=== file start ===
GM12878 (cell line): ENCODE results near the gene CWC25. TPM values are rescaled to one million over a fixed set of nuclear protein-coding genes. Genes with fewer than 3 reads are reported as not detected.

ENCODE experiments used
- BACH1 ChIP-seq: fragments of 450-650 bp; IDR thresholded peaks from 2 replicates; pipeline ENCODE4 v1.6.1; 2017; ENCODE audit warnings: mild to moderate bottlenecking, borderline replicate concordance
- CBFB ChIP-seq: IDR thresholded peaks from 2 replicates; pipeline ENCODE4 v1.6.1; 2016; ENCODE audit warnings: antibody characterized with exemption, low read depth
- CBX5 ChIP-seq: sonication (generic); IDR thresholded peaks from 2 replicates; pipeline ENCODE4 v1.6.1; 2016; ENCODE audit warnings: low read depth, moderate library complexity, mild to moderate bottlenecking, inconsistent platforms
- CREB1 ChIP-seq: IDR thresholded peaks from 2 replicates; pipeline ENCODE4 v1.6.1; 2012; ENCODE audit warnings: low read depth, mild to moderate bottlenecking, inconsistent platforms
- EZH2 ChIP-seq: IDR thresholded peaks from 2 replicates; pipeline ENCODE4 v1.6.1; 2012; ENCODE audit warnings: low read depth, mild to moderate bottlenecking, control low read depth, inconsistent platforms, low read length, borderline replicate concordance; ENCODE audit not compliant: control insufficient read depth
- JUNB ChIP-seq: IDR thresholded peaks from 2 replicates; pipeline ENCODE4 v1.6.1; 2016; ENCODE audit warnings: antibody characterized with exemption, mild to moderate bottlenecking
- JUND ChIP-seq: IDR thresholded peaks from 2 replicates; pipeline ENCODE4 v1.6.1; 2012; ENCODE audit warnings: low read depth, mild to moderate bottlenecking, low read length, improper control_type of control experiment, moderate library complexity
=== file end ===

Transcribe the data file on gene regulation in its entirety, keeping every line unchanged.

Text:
GM12878 (cell line): ENCODE results near the gene CWC25. TPM values are rescaled to one million over a fixed set of nuclear protein-coding genes. Genes with fewer than 3 reads are reported as not detected.

ENCODE experiments used
- BACH1 ChIP-seq: fragments of 450-650 bp; IDR thresholded peaks from 2 replicates; pipeline ENCODE4 v1.6.1; 2017; ENCODE audit warnings: mild to moderate bottlenecking, borderline replicate concordance
- CBFB ChIP-seq: IDR thresholded peaks from 2 replicates; pipeline ENCODE4 v1.6.1; 2016; ENCODE audit warnings: antibody characterized with exemption, low read depth
- CBX5 ChIP-seq: sonication (generic); IDR thresholded peaks from 2 replicates; pipeline ENCODE4 v1.6.1; 2016; ENCODE audit warnings: low read depth, moderate library complexity, mild to moderate bottlenecking, inconsistent platforms
- CREB1 ChIP-seq: IDR thresholded peaks from 2 replicates; pipeline ENCODE4 v1.6.1; 2012; ENCODE audit warnings: low read depth, mild to moderate bottlenecking, inconsistent platforms
- EZH2 ChIP-seq: IDR thresholded peaks from 2 replicates; pipeline ENCODE4 v1.6.1; 2012; ENCODE audit warnings: low read depth, mild to moderate bottlenecking, control low read depth, inconsistent platforms, low read length, borderline replicate concordance; ENCODE audit not compliant: control insufficient read depth
- JUNB ChIP-seq: IDR thresholded peaks from 2 replicates; pipeline ENCODE4 v1.6.1; 2016; ENCODE audit warnings: antibody characterized with exemption, mild to moderate bottlenecking
- JUND ChIP-seq: IDR thresholded peaks from 2 replicates; pipeline ENCODE4 v1.6.1; 2012; ENCODE audit warnings: low read depth, mild to moderate bottlenecking, low read length, improper control_type of control experiment, moderate library complexity